England’s roses hope to be a thorn in the Proteas women’s side

England’s roses hope to be a thorn in the Proteas women’s side
South Africas Sune Luus (C). ICC Women’s Cricket World Cup 2022 cricket match between Australia and South Africa at the Basin Reserve, Wellington New Zealand, 22 March 2022. (Photo: John Cowpland / / BackpagePix)

The Proteas face England in the Women’s World Cup semi-final on Thursday. It’s a repeat of the 2017 semi-final but this time South Africa start as favourites.

The England women’s cricket team is currently on a four-match winning streak. The last defeat they tasted came at the hands of the Proteas in match 13 of the Women’s World Cup, on 14 March.

An inspired performance by South African allrounder Marizanne Kapp (five for 45 with the ball and 32 off 42 with the bat) was enough to defeat the English, in a nailbiter, by three wickets in the final over. It was South Africa’s first-ever victory over England in a World Cup match.

Thursday morning’s match between the two teams will be a rematch of the 2017 World Cup semi-final, another game that went down to the wire as England won by two wickets with only two balls to spare. England went on to beat India in the final and were crowned world champions.

Star players

England will rely on the left-arm spin bowling of Sophie Ecclestone to restrict the as-of-late free-flowing South African batters. The impressive spinner has a splendid career ODI economy rate of 3.62.

England’s Sophie Ecclestone reacts during 2022 Women’s Cricket World Cup match between England and South Africa at Bay Oval in Tauranga on March 14, 2022. (Photo by John COWPLAND / AFP)

Ecclestone is currently the No 1 ranked women’s ODI bowler in the world, having overtaken another left-arm off-spin bowler, Australia’s Jess Jonassen, during the World Cup. The 22-year-old Englishwoman is the leading wicket-taker in the tournament with 14 scalps so far, leading South Africa’s Ayabonga Khaka and Shabnim Ismail, who are tied on 11 apiece.

Ecclestone has been ably supported by her spin partner Charlie Dean who has claimed 10 wickets in only four matches at a spectacular average of 12.3.

On the batting front, England has been reliant on allrounder Nat Sciver and opening batter Tammy Beaumont to score the bulk of their runs. The two right-handed batters are the eighth and 13th highest run-scorers at the World Cup respectively.

Batting at number four, Sciver has amassed 273 runs at a healthy average of 54,6 in the tournament thus far. Her statistics are slightly inflated by an opening game 109 not out against tournament favourites, Australia.

The experienced Beaumont has accumulated 243 runs at an average of 34.7 in the tournament. However, 182 of those runs came in the first three matches of the tournament when she registered scores of 74, 46, and 62. In Beaumont’s last four innings she’s only scored 61 runs at an average of 15.3.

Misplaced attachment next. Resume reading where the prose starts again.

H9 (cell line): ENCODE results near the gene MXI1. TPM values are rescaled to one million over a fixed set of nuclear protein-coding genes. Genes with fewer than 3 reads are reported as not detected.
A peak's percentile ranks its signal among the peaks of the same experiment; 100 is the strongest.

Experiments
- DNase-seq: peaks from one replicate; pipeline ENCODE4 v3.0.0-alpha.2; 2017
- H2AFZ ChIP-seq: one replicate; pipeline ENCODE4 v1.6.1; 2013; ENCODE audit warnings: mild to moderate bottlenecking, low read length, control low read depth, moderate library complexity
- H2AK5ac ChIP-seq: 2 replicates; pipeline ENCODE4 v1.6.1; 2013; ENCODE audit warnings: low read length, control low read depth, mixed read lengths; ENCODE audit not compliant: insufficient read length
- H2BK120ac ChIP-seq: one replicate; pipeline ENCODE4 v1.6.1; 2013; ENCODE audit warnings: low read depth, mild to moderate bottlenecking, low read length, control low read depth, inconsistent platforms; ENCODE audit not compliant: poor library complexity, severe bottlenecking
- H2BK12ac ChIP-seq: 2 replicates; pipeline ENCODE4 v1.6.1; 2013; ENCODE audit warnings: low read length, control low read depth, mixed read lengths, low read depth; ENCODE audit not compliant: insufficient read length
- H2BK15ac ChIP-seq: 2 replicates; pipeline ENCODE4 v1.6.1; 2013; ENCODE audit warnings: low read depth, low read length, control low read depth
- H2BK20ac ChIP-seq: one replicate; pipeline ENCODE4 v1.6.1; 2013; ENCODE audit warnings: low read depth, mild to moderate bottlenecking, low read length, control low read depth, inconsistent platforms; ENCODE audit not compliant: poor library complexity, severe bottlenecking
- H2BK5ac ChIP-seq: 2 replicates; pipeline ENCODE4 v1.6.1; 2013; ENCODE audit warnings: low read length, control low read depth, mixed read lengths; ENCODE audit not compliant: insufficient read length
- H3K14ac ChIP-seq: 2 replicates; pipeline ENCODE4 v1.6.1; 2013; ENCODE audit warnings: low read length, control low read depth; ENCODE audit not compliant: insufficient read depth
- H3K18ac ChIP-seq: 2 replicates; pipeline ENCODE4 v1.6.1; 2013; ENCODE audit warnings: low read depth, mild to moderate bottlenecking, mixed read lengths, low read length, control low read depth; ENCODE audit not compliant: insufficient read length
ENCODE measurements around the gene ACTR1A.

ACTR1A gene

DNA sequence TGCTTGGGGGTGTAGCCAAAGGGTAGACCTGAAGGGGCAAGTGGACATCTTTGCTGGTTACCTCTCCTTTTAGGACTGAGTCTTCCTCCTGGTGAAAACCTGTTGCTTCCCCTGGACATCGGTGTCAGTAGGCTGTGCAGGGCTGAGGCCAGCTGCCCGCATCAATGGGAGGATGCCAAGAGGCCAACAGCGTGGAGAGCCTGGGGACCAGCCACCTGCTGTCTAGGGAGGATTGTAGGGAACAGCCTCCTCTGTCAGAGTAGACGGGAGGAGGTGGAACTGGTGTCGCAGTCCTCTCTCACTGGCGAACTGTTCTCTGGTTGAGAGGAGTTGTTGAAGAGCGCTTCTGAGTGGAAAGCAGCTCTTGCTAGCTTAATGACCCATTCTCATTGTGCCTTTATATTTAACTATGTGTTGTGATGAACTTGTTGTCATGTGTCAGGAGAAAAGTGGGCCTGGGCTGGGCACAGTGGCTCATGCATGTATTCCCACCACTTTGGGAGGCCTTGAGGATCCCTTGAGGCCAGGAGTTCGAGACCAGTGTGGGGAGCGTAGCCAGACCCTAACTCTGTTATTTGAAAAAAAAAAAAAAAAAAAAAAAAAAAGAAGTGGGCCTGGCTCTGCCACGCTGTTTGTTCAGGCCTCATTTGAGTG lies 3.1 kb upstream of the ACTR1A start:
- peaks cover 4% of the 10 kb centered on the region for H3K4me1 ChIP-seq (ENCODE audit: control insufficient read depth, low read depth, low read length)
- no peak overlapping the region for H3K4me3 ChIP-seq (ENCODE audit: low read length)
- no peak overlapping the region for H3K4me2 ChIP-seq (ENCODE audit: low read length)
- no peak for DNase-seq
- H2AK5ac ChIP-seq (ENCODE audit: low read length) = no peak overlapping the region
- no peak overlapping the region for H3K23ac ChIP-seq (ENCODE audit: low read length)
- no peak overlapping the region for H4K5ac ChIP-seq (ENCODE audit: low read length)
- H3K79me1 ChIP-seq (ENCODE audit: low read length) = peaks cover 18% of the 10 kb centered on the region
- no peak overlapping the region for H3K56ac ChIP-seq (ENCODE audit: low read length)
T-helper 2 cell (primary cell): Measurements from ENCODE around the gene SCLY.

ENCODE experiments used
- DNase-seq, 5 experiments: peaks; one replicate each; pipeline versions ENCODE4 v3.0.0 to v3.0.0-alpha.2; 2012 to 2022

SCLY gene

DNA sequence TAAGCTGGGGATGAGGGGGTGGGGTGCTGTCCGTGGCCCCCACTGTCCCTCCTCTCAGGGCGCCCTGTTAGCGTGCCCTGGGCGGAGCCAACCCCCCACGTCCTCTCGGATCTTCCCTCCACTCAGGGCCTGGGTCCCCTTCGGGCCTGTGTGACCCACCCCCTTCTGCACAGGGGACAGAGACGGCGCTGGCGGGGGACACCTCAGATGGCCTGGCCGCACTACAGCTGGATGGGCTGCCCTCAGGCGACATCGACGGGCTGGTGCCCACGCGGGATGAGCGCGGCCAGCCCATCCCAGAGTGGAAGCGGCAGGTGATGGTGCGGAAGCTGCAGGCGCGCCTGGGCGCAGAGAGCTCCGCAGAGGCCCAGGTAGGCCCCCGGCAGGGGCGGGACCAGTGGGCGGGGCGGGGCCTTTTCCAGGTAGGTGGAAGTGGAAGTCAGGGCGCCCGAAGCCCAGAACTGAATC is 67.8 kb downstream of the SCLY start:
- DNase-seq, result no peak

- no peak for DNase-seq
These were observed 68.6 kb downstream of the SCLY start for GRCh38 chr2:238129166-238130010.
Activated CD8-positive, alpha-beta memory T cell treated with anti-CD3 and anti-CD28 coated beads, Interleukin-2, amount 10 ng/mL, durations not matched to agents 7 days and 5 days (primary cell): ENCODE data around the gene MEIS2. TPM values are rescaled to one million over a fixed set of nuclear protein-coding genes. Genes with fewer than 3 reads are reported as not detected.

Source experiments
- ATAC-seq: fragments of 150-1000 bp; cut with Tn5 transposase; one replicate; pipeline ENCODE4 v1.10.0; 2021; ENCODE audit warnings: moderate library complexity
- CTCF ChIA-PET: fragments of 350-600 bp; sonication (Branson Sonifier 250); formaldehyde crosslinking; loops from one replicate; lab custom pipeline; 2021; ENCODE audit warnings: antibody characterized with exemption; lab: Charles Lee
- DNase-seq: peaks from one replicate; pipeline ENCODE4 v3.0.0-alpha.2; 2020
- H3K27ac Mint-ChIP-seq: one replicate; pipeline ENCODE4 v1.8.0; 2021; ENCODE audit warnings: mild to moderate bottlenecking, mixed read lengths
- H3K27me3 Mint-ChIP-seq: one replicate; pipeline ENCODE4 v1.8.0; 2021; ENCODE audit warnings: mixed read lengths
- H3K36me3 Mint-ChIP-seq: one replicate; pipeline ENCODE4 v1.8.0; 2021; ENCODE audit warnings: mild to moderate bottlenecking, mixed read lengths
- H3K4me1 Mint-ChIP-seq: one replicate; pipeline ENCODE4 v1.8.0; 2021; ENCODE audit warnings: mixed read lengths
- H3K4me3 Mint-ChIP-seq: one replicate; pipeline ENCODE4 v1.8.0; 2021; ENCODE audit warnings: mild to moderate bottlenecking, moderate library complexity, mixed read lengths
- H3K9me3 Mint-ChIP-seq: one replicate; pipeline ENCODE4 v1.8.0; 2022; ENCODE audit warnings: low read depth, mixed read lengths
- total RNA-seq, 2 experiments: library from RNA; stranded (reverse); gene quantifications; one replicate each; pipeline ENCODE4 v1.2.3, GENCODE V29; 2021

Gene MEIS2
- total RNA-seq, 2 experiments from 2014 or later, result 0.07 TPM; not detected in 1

Gaps in the field

Unfortunately for England, their usually threatening fast bowlers have not come to the party in the World Cup, despite the speedier, bouncy wickets of New Zealand being a lot similar to their home conditions.

Number eight ranked ODI bowler, Kate Cross has been the most effective, having taken six wickets in seven matches. Meanwhile, Sciver, Katherine Brunt and Anya Shrubsole have only managed 12 wickets between the three of them all tournament.

They have also had to qualify the hard way, winning four matches in a row after a slow start to the tournament. That means they are carrying momentum into the match.

After losing to South Africa, England have been forced into playing knockout cricket since, so they are well versed in the mental demands of playing under pressure.

While the Proteas have shown tremendous skill in winning matches from tough positions, after winning their first four matches they were almost into the semis with three rounds to spare. England had the opposite challenge.

“We’re in a very good place,” England’s Heather Knight told ESPNCricinfo. “We still probably haven’t played our best cricket yet, which is more exciting, I think, and something we feel like we’re building towards, hopefully at the perfect time.

“The really pleasing thing is we’ve reacted brilliantly to knockout games. We’ve been playing knockout cricket since the fourth game, so to be able to deal with that is great for going into the semi-final.

“Having that mentality to have the pressure on you and that if you lose you’re out, we’ve had that for a while now, so I think that will be a really useful thing for us.

“We’ve been used to dealing with the pressure of the last four games,” Knight said. “So having a process as individuals and as a team is quite important, and knowing what the stakes are, it’s just useful just to know that we’ve been successful and it’s brought the best out of us. I think that will build a lot of confidence going into Thursday.

“We’ll have to bring our best cricket and we’d love to obviously have the same result as 2017. It would be a little bit nicer if it wasn’t as close because that’s probably one of the most nerve-wracking finishes to a cricket game I think I’ve ever had, to make a home World Cup final.” DM


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